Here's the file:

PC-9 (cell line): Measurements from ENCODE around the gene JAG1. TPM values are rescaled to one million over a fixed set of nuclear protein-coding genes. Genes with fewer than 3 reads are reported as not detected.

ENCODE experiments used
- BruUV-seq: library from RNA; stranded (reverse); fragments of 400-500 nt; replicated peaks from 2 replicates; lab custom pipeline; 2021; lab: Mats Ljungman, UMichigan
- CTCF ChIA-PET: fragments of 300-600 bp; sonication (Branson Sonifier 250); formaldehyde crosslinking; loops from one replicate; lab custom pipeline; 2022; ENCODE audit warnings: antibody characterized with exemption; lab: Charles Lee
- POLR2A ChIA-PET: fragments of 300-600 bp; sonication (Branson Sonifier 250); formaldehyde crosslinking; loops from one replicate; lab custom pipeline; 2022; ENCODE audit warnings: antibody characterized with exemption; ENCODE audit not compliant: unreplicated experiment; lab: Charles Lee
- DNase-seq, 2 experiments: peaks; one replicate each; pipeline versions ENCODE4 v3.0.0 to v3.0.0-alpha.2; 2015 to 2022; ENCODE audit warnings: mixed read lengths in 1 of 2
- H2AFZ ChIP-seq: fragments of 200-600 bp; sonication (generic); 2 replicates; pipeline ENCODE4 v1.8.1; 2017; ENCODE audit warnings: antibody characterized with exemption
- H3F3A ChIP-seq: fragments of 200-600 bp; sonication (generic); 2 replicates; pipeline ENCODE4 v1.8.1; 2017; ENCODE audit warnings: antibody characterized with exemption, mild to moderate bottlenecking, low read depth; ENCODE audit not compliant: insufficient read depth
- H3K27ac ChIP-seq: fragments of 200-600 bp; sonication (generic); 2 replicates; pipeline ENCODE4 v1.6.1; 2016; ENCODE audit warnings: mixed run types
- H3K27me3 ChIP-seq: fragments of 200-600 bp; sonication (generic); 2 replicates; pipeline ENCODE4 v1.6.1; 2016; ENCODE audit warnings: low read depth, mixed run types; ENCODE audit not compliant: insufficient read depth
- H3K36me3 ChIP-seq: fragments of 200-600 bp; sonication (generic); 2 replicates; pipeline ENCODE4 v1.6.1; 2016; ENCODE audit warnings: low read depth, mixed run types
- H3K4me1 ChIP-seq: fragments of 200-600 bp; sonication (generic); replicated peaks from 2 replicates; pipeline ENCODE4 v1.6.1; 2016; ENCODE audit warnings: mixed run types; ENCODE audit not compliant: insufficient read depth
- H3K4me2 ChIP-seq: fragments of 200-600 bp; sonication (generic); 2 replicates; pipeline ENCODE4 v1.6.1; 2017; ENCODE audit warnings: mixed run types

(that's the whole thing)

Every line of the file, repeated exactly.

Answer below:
PC-9 (cell line): Measurements from ENCODE around the gene JAG1. TPM values are rescaled to one million over a fixed set of nuclear protein-coding genes. Genes with fewer than 3 reads are reported as not detected.

ENCODE experiments used
- BruUV-seq: library from RNA; stranded (reverse); fragments of 400-500 nt; replicated peaks from 2 replicates; lab custom pipeline; 2021; lab: Mats Ljungman, UMichigan
- CTCF ChIA-PET: fragments of 300-600 bp; sonication (Branson Sonifier 250); formaldehyde crosslinking; loops from one replicate; lab custom pipeline; 2022; ENCODE audit warnings: antibody characterized with exemption; lab: Charles Lee
- POLR2A ChIA-PET: fragments of 300-600 bp; sonication (Branson Sonifier 250); formaldehyde crosslinking; loops from one replicate; lab custom pipeline; 2022; ENCODE audit warnings: antibody characterized with exemption; ENCODE audit not compliant: unreplicated experiment; lab: Charles Lee
- DNase-seq, 2 experiments: peaks; one replicate each; pipeline versions ENCODE4 v3.0.0 to v3.0.0-alpha.2; 2015 to 2022; ENCODE audit warnings: mixed read lengths in 1 of 2
- H2AFZ ChIP-seq: fragments of 200-600 bp; sonication (generic); 2 replicates; pipeline ENCODE4 v1.8.1; 2017; ENCODE audit warnings: antibody characterized with exemption
- H3F3A ChIP-seq: fragments of 200-600 bp; sonication (generic); 2 replicates; pipeline ENCODE4 v1.8.1; 2017; ENCODE audit warnings: antibody characterized with exemption, mild to moderate bottlenecking, low read depth; ENCODE audit not compliant: insufficient read depth
- H3K27ac ChIP-seq: fragments of 200-600 bp; sonication (generic); 2 replicates; pipeline ENCODE4 v1.6.1; 2016; ENCODE audit warnings: mixed run types
- H3K27me3 ChIP-seq: fragments of 200-600 bp; sonication (generic); 2 replicates; pipeline ENCODE4 v1.6.1; 2016; ENCODE audit warnings: low read depth, mixed run types; ENCODE audit not compliant: insufficient read depth
- H3K36me3 ChIP-seq: fragments of 200-600 bp; sonication (generic); 2 replicates; pipeline ENCODE4 v1.6.1; 2016; ENCODE audit warnings: low read depth, mixed run types
- H3K4me1 ChIP-seq: fragments of 200-600 bp; sonication (generic); replicated peaks from 2 replicates; pipeline ENCODE4 v1.6.1; 2016; ENCODE audit warnings: mixed run types; ENCODE audit not compliant: insufficient read depth
- H3K4me2 ChIP-seq: fragments of 200-600 bp; sonication (generic); 2 replicates; pipeline ENCODE4 v1.6.1; 2017; ENCODE audit warnings: mixed run types